Name Amon First

Ambrotype

When the background is placed against the glass and not against the emulsion, an impression of depth is formed by the space between the light and dark areas.

Then the complete assembly is placed in a frame or case, just like the daguerreotypes that ambrotypes are often confused with. This is because the aesthetic aspects of the two processes are similar, although ambrotypes show less detail.

Ambrotypes, comprising a glass base, are fragile objects and may crack, break or even become opaque over time. The collodion emulsion, protective varnish and the dark varnish may also suffer from various alterations due to their nature and how they are preserved. Most common are flaking of the dark varnish, lifting or reticulation of the collodion layer and silver tarnishing. Once the dark background alters, the picture losses its legibility and seems to disappear. Less fragile varieties using different kinds of supports as a thin iron sheet (tintype) or a wax-canvas (pannotype) were developed.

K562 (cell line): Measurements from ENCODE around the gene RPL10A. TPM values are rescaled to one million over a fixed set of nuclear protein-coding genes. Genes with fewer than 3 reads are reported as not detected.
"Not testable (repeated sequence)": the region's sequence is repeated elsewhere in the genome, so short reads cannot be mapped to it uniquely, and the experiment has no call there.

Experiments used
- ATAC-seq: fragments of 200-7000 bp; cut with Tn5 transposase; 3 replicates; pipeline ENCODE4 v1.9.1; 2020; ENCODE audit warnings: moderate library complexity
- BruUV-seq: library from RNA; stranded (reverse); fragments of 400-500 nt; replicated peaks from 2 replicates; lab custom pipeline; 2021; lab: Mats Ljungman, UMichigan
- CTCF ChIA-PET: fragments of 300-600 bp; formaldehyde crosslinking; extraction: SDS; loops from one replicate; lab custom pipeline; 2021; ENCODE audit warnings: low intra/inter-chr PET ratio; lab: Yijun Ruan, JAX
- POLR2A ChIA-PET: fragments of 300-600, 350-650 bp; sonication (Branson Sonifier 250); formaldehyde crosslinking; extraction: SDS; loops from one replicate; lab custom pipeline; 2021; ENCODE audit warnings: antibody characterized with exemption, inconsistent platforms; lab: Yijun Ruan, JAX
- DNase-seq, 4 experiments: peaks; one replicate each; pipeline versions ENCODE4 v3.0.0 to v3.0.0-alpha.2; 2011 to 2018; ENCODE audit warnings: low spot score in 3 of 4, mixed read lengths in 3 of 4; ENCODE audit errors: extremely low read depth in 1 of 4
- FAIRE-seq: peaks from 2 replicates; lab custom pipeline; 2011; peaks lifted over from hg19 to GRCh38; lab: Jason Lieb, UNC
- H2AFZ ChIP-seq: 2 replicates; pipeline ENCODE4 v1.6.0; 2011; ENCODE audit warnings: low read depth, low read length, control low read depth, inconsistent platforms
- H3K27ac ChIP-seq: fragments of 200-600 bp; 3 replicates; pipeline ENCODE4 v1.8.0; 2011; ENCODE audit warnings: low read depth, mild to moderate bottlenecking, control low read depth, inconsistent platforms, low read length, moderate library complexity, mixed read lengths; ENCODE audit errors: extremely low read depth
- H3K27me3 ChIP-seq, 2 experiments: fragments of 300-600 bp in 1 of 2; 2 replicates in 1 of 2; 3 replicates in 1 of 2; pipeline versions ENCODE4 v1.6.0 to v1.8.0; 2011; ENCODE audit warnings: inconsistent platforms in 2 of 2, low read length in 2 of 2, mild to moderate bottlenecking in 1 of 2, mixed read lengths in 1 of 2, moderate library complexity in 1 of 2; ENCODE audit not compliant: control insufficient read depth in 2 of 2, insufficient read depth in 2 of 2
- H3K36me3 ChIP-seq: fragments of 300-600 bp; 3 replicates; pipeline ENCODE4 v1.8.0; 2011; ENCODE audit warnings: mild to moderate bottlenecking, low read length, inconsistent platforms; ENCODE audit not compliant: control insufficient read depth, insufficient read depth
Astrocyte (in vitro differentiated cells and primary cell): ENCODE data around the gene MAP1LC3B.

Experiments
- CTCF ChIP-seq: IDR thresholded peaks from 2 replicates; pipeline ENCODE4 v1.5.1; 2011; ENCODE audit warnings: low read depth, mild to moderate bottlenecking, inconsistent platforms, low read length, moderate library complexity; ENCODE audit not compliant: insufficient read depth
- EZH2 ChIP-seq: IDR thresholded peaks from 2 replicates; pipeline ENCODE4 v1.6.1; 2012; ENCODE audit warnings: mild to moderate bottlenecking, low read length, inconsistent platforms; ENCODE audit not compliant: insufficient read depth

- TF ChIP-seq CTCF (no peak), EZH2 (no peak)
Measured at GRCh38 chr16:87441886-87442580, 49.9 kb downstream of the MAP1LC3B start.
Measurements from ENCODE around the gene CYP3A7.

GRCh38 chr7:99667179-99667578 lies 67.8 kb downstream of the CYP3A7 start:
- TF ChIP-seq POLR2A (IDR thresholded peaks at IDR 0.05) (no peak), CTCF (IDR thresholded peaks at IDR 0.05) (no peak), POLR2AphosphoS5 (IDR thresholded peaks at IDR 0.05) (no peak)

Images from the top:
Anonyme, Portrait de famille, s.d. Collections Roger-Viollet
Détail agrandi x 2 © ARCP / Mairie de Paris / Jean-Philippe Boiteux, 2015.
Détail agrandi x 8 © ARCP / Mairie de Paris / Jean-Philippe Boiteux, 2015.

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